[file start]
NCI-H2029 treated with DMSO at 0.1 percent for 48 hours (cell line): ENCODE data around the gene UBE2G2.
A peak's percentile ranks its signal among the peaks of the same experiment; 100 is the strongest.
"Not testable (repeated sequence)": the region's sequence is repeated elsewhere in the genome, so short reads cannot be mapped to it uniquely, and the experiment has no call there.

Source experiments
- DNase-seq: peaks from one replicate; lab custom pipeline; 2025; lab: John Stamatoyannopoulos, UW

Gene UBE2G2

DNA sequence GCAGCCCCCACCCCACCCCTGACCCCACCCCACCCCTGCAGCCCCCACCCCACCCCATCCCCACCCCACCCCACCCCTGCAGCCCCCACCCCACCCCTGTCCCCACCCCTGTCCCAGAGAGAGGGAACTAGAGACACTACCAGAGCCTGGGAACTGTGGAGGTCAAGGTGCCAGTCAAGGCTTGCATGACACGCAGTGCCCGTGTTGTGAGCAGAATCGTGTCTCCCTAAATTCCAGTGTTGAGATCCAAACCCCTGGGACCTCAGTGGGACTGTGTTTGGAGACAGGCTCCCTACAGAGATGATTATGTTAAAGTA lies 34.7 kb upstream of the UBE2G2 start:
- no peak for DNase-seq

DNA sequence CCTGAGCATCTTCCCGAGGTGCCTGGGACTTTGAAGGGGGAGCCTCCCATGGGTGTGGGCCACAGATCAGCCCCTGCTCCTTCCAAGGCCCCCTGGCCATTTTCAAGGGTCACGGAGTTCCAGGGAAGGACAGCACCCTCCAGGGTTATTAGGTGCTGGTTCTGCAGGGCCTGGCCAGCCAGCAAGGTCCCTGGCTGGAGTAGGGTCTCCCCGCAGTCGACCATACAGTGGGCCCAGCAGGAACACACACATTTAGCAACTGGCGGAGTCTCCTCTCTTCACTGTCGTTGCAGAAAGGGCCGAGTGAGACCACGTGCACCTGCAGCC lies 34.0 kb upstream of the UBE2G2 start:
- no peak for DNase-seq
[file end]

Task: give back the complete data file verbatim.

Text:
NCI-H2029 treated with DMSO at 0.1 percent for 48 hours (cell line): ENCODE data around the gene UBE2G2.
A peak's percentile ranks its signal among the peaks of the same experiment; 100 is the strongest.
"Not testable (repeated sequence)": the region's sequence is repeated elsewhere in the genome, so short reads cannot be mapped to it uniquely, and the experiment has no call there.

Source experiments
- DNase-seq: peaks from one replicate; lab custom pipeline; 2025; lab: John Stamatoyannopoulos, UW

Gene UBE2G2

DNA sequence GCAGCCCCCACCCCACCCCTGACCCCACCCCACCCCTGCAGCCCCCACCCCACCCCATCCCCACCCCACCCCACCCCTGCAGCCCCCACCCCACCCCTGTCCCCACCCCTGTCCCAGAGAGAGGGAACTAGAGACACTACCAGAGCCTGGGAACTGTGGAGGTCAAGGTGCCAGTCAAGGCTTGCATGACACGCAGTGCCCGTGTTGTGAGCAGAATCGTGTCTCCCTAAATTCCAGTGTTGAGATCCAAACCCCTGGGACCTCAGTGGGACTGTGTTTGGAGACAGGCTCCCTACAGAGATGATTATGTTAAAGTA lies 34.7 kb upstream of the UBE2G2 start:
- no peak for DNase-seq

DNA sequence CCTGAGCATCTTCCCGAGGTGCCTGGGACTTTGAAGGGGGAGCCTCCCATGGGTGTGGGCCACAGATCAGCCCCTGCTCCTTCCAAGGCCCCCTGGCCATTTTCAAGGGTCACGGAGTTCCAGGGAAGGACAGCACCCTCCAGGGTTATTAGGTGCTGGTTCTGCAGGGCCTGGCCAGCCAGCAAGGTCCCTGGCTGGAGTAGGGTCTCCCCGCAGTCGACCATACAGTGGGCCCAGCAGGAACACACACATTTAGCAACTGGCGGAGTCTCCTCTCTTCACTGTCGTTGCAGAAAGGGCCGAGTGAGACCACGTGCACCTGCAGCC lies 34.0 kb upstream of the UBE2G2 start:
- no peak for DNase-seq